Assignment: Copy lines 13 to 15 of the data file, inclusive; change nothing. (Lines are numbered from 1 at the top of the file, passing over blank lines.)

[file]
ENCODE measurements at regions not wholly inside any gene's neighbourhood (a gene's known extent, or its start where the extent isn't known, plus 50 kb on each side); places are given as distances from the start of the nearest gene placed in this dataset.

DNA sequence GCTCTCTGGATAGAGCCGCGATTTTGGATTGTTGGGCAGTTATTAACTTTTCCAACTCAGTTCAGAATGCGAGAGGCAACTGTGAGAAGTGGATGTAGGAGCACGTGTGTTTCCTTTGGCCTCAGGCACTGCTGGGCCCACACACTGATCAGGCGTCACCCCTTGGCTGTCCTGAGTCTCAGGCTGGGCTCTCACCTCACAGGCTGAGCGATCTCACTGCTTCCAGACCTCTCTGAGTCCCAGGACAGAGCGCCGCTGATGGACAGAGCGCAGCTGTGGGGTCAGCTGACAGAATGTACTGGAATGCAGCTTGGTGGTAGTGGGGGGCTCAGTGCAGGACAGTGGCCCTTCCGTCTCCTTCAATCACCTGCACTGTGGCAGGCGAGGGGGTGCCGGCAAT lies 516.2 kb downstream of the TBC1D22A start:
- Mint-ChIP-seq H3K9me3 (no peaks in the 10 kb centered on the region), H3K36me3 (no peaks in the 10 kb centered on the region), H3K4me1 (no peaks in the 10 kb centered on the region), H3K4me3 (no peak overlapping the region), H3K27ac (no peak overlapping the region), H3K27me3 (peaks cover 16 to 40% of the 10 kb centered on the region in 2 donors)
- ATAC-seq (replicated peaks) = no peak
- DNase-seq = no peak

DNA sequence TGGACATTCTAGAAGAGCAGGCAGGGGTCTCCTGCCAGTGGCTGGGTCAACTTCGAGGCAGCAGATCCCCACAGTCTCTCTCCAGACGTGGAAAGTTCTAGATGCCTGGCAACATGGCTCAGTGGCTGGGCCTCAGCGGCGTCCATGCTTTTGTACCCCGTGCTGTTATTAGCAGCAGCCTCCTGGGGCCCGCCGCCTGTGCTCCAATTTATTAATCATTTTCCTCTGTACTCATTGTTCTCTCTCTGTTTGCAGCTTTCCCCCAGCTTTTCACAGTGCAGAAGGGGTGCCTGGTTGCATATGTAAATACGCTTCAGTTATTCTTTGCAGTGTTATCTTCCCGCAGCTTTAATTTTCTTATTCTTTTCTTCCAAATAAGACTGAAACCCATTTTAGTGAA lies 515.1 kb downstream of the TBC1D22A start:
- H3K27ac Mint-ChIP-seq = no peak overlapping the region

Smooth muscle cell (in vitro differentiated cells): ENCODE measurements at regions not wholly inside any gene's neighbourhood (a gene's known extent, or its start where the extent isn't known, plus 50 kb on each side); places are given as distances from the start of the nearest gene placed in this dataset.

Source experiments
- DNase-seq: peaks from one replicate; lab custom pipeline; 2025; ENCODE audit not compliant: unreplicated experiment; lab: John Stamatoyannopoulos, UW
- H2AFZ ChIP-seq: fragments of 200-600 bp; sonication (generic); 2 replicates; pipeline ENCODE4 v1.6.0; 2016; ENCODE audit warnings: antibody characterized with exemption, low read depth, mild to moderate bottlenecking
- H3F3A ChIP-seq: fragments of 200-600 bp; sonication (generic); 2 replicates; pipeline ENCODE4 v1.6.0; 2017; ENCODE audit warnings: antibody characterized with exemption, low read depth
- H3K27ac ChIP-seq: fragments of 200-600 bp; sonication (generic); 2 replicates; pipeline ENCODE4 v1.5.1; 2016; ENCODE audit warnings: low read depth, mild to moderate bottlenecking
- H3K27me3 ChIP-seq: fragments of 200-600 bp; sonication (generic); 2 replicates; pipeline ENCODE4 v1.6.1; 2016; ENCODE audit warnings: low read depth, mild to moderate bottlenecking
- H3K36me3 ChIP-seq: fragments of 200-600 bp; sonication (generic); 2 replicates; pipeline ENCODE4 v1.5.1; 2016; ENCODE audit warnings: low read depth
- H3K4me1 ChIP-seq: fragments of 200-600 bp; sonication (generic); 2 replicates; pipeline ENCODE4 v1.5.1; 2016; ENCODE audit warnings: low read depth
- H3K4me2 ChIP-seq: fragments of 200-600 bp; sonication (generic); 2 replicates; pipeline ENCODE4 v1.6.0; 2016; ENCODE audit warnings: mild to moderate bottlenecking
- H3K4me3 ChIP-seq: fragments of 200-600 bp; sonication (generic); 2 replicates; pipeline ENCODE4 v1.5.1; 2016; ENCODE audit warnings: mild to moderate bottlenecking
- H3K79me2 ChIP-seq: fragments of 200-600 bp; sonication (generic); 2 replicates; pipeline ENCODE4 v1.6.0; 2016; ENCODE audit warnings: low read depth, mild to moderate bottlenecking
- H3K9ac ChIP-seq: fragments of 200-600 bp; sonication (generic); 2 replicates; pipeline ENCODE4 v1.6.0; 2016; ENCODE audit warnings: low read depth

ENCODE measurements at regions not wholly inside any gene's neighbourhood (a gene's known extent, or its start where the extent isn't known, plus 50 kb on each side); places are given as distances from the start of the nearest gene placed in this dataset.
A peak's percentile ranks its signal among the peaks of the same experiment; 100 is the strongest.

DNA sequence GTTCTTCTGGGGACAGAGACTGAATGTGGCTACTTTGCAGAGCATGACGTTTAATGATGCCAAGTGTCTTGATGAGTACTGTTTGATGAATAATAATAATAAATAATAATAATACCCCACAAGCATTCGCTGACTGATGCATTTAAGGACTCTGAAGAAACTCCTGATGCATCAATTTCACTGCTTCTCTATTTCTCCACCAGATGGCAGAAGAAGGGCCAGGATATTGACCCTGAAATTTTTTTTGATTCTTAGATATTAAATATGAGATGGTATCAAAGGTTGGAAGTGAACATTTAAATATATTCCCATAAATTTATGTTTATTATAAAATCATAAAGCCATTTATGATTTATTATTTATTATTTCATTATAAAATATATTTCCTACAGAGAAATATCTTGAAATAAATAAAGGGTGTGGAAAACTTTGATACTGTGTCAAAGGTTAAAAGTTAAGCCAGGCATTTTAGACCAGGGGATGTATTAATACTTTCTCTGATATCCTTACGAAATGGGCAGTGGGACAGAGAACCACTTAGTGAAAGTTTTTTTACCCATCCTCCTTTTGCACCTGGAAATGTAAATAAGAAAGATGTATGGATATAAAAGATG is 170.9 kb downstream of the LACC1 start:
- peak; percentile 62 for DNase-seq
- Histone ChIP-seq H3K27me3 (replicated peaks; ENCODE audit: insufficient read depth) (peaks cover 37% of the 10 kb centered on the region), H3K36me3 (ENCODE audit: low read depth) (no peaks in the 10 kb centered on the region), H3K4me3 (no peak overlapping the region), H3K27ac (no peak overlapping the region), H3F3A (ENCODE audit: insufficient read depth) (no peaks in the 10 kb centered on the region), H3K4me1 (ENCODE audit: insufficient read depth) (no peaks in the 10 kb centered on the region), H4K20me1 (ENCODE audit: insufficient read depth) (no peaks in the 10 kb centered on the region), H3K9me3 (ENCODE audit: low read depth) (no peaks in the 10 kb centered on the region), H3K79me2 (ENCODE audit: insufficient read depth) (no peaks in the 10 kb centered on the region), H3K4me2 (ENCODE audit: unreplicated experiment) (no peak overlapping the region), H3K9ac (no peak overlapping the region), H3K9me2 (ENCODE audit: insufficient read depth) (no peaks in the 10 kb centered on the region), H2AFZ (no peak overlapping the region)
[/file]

- H3K27ac ChIP-seq: fragments of 200-600 bp; sonication (generic); 2 replicates; pipeline ENCODE4 v1.5.1; 2016; ENCODE audit warnings: low read depth, mild to moderate bottlenecking
- H3K27me3 ChIP-seq: fragments of 200-600 bp; sonication (generic); 2 replicates; pipeline ENCODE4 v1.6.1; 2016; ENCODE audit warnings: low read depth, mild to moderate bottlenecking
- H3K36me3 ChIP-seq: fragments of 200-600 bp; sonication (generic); 2 replicates; pipeline ENCODE4 v1.5.1; 2016; ENCODE audit warnings: low read depth